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Central African Republic

altCentral African Republic

Index

1. Order of battle
2. Overview
3. Defence economics
4. State of military forces
5. Threat report






1. Order of Battle
Total force strength Army: 4 500
Air Force: 300
Naval component: 100
Gendarmerie: 2 500
Army
Armour 4: T-55 (Serviceability suspect)
Reconnaissance 8: Ferret
1: BRDM-2
AIFV 18: Ratel (Ex South African)
APC 25: TPK 4.20 ACMAT
8: VAB
Mortar 60 mm
12: 81 mm
12: 120 mm M-1943
Recoilless rifle 12: 106 mm M-40
Rocket launcher RPG-7 73 mm
?: LRAG 89 mm
Structure 1 mixed intervention battalion
2 territorial infantry battalions
1 amphibious battalion
1 engineer battalion
1 support and combat support battalion
Presidential Guard:
1 protection and internal security battalion
1 security battalion
1 honour battalion
Central African Flight (Escadrille Centrafricaine)
Transport aircraft 1: C-130 Hercules (received in September 2006)
6: AL-60
1: Cessna 337 Skymaster
1: Falcon 20
2: BN-2 (believed to be grounded)
Attack helicopter 1: Mi-24V
Transport helicopter 1: SA 313B Alouette 2
2: Mi-8 Hip
1: AS 350 Ecureuil
Navy
River/Lake patrol 9: Patrol boats
 
2. Overview

Interim president: Catherine Samba-Panza

Member of: UN, AU, ICAO, AfDB

3. Defence economics
Defence budget percentage per GDP (2000-2010)
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Defence budget per US$ Mil (2000-2011)
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Defence budget percentage growth (2000-2011)
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4. State of military forces

The status of the Central African Armed Forces’ (Forces Armees Centrafricaines’) is uncertain following the overthrow of
President Francois Bozize on March 24, 2013. Prior to his overthrow, the military was small and poorly equipped and inadequate to deal with the country’s numerous military threats, such as that from the current rebel offensive and the rebel Lord’s Resistance Army (LRA).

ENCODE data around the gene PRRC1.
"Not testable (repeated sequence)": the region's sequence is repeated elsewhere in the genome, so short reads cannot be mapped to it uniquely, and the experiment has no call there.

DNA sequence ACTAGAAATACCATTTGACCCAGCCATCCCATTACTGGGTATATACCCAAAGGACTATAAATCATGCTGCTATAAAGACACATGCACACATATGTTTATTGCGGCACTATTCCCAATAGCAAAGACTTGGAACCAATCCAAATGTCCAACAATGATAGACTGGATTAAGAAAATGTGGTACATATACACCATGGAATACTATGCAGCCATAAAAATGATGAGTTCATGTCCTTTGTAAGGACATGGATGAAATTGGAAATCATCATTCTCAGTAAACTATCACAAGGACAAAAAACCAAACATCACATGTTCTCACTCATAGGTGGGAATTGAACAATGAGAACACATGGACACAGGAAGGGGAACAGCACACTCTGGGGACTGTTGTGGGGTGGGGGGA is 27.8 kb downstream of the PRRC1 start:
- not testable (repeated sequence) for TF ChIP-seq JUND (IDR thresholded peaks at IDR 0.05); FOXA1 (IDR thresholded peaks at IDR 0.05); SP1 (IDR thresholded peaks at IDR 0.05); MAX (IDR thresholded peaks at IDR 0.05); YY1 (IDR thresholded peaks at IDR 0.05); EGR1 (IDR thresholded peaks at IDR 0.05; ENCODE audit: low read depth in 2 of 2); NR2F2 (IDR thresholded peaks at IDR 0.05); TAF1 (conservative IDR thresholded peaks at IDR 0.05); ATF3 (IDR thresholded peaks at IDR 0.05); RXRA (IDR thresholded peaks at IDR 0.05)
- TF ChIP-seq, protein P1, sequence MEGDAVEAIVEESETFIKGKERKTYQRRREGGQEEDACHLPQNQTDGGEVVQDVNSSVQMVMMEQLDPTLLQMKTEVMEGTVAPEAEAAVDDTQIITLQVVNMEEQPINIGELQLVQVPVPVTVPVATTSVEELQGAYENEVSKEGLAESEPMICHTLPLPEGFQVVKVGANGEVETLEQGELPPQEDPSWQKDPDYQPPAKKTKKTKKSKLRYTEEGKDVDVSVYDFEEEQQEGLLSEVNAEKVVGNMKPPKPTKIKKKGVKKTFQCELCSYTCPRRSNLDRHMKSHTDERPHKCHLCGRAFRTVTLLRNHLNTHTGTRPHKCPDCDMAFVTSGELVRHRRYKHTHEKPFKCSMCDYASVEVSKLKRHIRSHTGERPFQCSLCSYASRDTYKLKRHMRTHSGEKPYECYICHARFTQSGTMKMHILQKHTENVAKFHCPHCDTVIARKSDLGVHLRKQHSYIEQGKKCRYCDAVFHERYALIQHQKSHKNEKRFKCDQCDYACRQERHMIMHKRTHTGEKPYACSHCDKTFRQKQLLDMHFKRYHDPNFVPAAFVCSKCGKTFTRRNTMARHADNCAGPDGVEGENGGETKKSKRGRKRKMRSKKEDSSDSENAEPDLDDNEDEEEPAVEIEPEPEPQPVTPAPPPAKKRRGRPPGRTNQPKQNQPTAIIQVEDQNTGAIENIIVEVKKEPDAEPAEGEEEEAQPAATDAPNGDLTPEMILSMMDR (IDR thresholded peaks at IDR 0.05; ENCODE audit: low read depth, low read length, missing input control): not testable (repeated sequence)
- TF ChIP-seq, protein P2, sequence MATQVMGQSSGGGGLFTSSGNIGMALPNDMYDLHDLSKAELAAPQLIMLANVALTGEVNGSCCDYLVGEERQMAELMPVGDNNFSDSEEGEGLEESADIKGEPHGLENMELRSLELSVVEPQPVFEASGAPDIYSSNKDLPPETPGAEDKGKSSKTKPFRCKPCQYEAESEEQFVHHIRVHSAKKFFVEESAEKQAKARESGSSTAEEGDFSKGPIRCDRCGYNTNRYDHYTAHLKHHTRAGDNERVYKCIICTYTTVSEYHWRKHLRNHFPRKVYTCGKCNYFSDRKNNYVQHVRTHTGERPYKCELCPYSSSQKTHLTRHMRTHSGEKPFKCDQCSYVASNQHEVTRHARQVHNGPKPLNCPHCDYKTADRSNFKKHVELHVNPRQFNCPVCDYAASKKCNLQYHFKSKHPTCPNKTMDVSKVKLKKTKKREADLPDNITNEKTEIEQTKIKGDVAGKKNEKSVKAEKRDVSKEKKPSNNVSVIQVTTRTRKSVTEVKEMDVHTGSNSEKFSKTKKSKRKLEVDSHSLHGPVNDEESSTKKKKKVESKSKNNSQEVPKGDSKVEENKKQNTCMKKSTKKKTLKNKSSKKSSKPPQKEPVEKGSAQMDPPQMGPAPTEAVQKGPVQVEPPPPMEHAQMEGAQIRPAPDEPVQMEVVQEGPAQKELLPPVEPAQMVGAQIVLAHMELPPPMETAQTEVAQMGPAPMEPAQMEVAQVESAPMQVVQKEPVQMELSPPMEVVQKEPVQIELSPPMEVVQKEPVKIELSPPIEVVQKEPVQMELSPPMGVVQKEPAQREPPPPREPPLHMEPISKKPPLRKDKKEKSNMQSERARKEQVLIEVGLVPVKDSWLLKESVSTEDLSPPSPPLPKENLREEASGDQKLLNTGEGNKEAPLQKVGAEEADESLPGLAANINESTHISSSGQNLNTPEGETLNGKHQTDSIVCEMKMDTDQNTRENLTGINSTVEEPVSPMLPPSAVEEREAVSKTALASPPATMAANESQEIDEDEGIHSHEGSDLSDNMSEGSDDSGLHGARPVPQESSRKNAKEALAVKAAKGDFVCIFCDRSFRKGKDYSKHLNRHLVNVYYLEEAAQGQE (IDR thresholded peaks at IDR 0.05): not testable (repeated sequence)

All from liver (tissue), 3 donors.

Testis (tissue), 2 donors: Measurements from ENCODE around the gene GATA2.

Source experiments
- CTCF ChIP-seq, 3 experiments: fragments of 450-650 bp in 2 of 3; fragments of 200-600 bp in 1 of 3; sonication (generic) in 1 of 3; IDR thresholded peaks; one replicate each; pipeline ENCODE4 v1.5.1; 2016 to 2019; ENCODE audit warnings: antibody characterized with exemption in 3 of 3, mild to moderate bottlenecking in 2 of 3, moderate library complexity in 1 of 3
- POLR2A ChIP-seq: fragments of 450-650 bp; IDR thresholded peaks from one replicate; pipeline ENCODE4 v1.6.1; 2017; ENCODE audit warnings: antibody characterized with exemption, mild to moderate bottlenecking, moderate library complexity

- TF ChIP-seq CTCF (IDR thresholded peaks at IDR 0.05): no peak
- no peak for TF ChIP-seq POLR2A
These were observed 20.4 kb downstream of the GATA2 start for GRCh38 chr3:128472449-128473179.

In late 2012 Seleka insurgents (comprising a coalition of five rebel groups) nearly captured the CAR’s capital Bangui and came close to overthrowing Bozize, but signed a peace agreement in January 2013. However, intermittent fighting continued for months afterwards, leading to the taking of the capital at the end of March and the installation of the Seleka rebel leader as president on April 13.

The CAR’s Army was small and poorly equipped and trained to deal with security threats and relied on foreign countries, such as France, donating a substantial amount of the equipment. Much of its existing equipment was in a questionable state of repair and was probably unserviceable.

The air arm had almost no combat aircraft and only a small airworthy fleet, which had declined over the last decades due to obsolescence and unserviceability. The air force’s largest transport aircraft, its C-130, was configured for VIP transport so its tactical use was questionable. The only combat aircraft in the CAR’s inventory was a single Mi-24V acquired in 2011.

As the CAR is a landlocked country, it does not have a navy but has an amphibious force. Approximately nine riverine vessels were used to patrol the CAR’s 2 800 km of navigable waterways. About 100 personnel operated these vessels.

5. Country threat report
Threat type Overview
External • The LRA has been actively using the country as a base of operations and has on several occasions attacked CAR’s civilian population in the south of the country.
• Chadian rebels operating out of Darfur have previously used CAR’s north-eastern territory as a springboard from which to launch rear attacks on Chad. During a late 2012 rebellion in the CAR, the country’s president claimed that CAR rebel forces are actively supported by these groups.
Internal  • There is ongoing instability and insecurity following the takeover by Seleka rebels in March 2013.
Regional  • Instability and possible state collapse within the CAR is considered in itself a security threat to the region, especially to the northern DRC and Chad. Possible far-reaching effects for central and southern Africa are also possible.
Political • CAR is currently considered to be politically unstable.
Economic • 55 percent of the country’s GDP arises from subsistence farming. The country remains poor in spite of mineral resources, such as gold and uranium.

Address:
Ministry of Defence, Energy and Water Resources
Bangui
Central African Republic
Tel: 614611/613011

Armed Forces HQ
c/o Ministry of Defence
Tel: 610400


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